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blogging

Turning Ten

Turning Ten Border

Ten years ago this week, I posted for the first time to this blog. Ten years. That’s like high school plus college plus graduate school.

It was the start of a new semester, and I’d had the revolutionary idea to ask one of my composition classes to try out this new thing — “blogging” — in the hopes that writing assignments would feel more authentic when actually published where other human eyes could clap onto them.

Then the semester ended, the students roared off into their respective futures, and I kept writing little stories and snippets and nonsensicals, putting them on my blog, and feeling simultaneously motivated and lonely.

One day, a person I didn’t know — a person not a student in my class — left a comment. Her name was Kristin, and she lived in Scandanavia. Then Kristin told one of her blog friends, Lilian, that she should come check out my writing; so then Lilian, in Quebec, started leaving comments on my posts. I couldn’t believe such an amazing and glamorous thing was happening.

After that, I visited their blogs and left comments, and then I left comments on the blogs of people who read their blogs, and then those people visited my blog, and out of nowhere, a beautiful momentum had taken hold, and I had A New Tribe, one that felt more close and caring than many “real” people in my life.

A few years after that, a lot of bloggers started nailing CLOSED signs onto their blogs, for a variety of reasons, and the comments and interplay started tapering off. Still, though, I felt the stories and snippets and nonsensicals burbling up inside of me, and the blog still felt like the right repository, meeting my needs and purposes. At the same time, other forms of social media kicked up, and I discovered that nearly all of my favorite current and former bloggers and I could connect on Facebook.

Sometimes, people would share links to my blog on Facebook, and eventually, I got a message from someone, Alexandra, who waxed enthusiastic about my writing, who told me I should try to reach a larger audience, who showed me channels for submitting my work to sites Not My Own.

The years passed, and still I wrote on my blog, to suit myself, and I wrote other pieces — stuff that challenged me with word counts and editorial expectations and forced me to sculpt my skills — and between the two, I learned. I made connections. I realized a whole lot of things. I found my people. I pissed off people. I got sick of people. I loved people.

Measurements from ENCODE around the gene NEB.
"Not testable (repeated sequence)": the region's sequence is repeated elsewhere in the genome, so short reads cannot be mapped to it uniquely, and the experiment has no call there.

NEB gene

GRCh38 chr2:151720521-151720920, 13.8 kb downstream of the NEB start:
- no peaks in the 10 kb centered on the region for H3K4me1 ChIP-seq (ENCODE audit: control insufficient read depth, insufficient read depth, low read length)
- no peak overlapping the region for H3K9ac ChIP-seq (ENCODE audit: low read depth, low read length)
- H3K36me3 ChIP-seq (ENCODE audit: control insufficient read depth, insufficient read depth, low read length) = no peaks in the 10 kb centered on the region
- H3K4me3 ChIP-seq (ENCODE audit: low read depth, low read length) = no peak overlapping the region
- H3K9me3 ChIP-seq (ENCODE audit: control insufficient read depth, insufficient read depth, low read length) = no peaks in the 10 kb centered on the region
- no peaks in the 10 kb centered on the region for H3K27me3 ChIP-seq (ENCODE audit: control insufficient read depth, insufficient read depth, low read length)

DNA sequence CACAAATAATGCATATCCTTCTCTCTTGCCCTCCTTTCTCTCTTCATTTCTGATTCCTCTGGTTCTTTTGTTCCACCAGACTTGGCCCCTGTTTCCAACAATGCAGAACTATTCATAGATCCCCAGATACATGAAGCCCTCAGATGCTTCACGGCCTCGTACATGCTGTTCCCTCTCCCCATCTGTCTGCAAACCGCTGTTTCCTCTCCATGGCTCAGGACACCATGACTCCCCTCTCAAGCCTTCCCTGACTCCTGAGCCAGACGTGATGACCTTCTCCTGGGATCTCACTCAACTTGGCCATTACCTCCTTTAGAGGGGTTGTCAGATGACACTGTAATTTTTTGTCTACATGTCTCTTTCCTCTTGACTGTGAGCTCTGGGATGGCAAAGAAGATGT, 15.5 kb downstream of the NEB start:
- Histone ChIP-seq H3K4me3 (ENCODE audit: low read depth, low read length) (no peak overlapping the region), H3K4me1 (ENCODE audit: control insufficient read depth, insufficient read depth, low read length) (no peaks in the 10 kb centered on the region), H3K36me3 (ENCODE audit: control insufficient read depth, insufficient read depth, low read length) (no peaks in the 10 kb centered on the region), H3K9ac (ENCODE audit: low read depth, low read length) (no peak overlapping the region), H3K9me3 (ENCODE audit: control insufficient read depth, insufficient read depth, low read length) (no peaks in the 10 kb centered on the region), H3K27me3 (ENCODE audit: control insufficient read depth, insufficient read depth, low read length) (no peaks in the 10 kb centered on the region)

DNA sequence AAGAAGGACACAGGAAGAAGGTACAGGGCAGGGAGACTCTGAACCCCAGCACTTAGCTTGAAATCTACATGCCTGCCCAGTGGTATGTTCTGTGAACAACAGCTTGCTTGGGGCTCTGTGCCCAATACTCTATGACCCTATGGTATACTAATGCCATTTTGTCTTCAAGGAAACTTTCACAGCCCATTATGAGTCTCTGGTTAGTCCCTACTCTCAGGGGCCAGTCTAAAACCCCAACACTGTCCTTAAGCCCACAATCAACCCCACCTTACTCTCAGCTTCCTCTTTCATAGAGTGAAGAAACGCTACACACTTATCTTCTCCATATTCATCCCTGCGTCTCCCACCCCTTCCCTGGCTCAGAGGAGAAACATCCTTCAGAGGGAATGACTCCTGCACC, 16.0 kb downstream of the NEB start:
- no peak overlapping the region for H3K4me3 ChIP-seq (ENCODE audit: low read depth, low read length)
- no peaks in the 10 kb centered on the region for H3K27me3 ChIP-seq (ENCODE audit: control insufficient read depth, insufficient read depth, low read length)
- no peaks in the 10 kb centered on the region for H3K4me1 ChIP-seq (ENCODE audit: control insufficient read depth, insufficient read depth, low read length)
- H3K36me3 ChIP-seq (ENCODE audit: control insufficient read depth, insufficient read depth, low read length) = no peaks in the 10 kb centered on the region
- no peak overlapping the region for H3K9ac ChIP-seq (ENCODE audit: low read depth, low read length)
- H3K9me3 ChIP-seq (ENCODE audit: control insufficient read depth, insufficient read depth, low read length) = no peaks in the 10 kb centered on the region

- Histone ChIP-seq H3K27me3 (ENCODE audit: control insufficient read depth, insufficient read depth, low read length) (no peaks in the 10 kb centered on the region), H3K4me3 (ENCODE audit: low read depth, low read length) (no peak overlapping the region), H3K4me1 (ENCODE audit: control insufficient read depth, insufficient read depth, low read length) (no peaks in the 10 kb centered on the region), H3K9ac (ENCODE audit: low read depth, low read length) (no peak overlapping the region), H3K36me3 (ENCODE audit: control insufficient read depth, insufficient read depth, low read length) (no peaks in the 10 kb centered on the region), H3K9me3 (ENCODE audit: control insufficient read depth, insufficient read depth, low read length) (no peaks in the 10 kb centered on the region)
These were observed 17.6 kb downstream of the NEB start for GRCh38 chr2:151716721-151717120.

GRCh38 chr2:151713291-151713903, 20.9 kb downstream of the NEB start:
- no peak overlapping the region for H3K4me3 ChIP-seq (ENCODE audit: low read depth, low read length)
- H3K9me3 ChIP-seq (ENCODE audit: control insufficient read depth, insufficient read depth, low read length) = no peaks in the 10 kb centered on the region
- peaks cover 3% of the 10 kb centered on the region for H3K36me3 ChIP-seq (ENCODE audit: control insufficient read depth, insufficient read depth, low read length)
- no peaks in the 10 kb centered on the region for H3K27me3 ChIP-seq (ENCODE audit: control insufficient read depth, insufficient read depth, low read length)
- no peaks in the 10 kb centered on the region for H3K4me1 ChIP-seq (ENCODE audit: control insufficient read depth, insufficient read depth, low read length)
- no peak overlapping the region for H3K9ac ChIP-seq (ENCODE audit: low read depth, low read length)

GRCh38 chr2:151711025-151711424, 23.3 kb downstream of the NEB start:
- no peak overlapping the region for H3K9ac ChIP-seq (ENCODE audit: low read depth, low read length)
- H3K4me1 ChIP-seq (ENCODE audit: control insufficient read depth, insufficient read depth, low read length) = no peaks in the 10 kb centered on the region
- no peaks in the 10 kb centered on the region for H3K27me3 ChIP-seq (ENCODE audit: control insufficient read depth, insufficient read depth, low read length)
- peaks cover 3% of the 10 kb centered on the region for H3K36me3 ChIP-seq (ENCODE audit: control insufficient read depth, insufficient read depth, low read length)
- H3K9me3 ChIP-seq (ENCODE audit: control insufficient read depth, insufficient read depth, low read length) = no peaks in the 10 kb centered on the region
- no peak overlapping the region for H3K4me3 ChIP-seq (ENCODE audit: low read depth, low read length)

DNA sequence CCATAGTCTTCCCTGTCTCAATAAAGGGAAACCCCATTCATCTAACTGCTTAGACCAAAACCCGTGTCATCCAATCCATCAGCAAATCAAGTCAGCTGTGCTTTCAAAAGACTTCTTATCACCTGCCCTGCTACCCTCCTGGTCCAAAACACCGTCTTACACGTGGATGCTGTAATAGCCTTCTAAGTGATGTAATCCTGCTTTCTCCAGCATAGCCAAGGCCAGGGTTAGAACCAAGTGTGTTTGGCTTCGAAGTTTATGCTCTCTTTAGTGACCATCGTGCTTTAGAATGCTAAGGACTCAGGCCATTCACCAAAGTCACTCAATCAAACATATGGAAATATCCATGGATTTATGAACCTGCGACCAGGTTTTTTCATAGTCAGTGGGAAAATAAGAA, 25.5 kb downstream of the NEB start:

The key to continuing to write, to not shutting down, to posting again and again, even when no one really cares or when I know what I’m turning out isn’t so good or when someone is giving me a deliberate and mean squint-eye, is simple: I like to write. Sure, it’s a powerful experience to have an audience, but even if no one’s looking: I like to write. With a blog, I have a place to experiment and make mistakes and throw sand in the air and be really dumb and occasionally stumble across something meaningful. Even when I make mistakes, I like to write.

At the same time I’ve been engaged in this surprising and transformative journey, I’ve made a heap of bloggy friends, meeting a few face-to-face, and we’ve exchanged gifts, private chats, and support in tough times. I had no idea when I started the engine in this rig back in 2006, but the blog world is a compassionate, generous-hearted community.

Now, a decade later, I’m still blogging; I still love this space. It’s the start of a new semester, and although I’m not having my composition students blog, I am teaching Writing for Social Media, a class I was able to envision and propose, thanks to all I learned here. Students in the course tweet and Facebook and blog — and, as of this semester, because I’m all about pretending I’m having a new revolutionary idea, they are also each in charge of doing a “takeover” of a class Instagram account for a day.

Social media math: Blogging in 2006 = Instagram Takeover in 2016.

No matter how you splice it, I’m grateful for the connectivity of a modern technological world. It’s, to be boring and cliche (after ten years of yammering, I’ve run out of original words), made me better.

In case you are reading this now and aren’t named Kristin or Lilian — in case you haven’t been here since the beginning — I’d love to direct your attention to a few of my favorite posts from the past ten years. Many times in my posts, I’ve been too “try hard” or have been an out-and-out idiot. Unintentionally, I’ve gotten things wrong. Occasionally, I’ve gotten things too painfully right. I acknowledge these difficulties.